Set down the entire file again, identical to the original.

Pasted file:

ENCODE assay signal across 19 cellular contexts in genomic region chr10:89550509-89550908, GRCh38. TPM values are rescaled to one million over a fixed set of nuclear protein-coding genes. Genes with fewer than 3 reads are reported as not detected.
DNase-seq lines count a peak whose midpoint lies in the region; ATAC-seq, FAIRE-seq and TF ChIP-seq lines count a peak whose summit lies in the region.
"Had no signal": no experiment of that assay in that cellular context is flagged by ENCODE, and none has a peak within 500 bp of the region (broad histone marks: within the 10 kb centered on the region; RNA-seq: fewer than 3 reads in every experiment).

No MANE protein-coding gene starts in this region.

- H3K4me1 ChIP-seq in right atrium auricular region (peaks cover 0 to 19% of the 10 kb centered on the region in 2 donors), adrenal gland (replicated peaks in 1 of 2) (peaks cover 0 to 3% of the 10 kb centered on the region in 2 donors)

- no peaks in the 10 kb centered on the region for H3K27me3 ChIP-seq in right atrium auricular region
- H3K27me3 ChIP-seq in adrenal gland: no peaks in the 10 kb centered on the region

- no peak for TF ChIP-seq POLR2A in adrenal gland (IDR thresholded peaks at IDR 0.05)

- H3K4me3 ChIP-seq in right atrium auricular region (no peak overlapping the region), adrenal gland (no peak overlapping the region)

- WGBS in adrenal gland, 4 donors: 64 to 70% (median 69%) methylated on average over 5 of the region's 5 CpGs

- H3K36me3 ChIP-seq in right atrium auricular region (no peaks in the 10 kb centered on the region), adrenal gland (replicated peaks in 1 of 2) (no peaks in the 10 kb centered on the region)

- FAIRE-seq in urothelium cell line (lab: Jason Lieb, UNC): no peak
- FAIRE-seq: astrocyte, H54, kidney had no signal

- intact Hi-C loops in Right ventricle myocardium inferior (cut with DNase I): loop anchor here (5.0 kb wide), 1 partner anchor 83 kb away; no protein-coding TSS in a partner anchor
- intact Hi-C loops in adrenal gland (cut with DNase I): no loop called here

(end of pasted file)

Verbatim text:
ENCODE assay signal across 19 cellular contexts in genomic region chr10:89550509-89550908, GRCh38. TPM values are rescaled to one million over a fixed set of nuclear protein-coding genes. Genes with fewer than 3 reads are reported as not detected.
DNase-seq lines count a peak whose midpoint lies in the region; ATAC-seq, FAIRE-seq and TF ChIP-seq lines count a peak whose summit lies in the region.
"Had no signal": no experiment of that assay in that cellular context is flagged by ENCODE, and none has a peak within 500 bp of the region (broad histone marks: within the 10 kb centered on the region; RNA-seq: fewer than 3 reads in every experiment).

No MANE protein-coding gene starts in this region.

- H3K4me1 ChIP-seq in right atrium auricular region (peaks cover 0 to 19% of the 10 kb centered on the region in 2 donors), adrenal gland (replicated peaks in 1 of 2) (peaks cover 0 to 3% of the 10 kb centered on the region in 2 donors)

- no peaks in the 10 kb centered on the region for H3K27me3 ChIP-seq in right atrium auricular region
- H3K27me3 ChIP-seq in adrenal gland: no peaks in the 10 kb centered on the region

- no peak for TF ChIP-seq POLR2A in adrenal gland (IDR thresholded peaks at IDR 0.05)

- H3K4me3 ChIP-seq in right atrium auricular region (no peak overlapping the region), adrenal gland (no peak overlapping the region)

- WGBS in adrenal gland, 4 donors: 64 to 70% (median 69%) methylated on average over 5 of the region's 5 CpGs

- H3K36me3 ChIP-seq in right atrium auricular region (no peaks in the 10 kb centered on the region), adrenal gland (replicated peaks in 1 of 2) (no peaks in the 10 kb centered on the region)

- FAIRE-seq in urothelium cell line (lab: Jason Lieb, UNC): no peak
- FAIRE-seq: astrocyte, H54, kidney had no signal

- intact Hi-C loops in Right ventricle myocardium inferior (cut with DNase I): loop anchor here (5.0 kb wide), 1 partner anchor 83 kb away; no protein-coding TSS in a partner anchor
- intact Hi-C loops in adrenal gland (cut with DNase I): no loop called here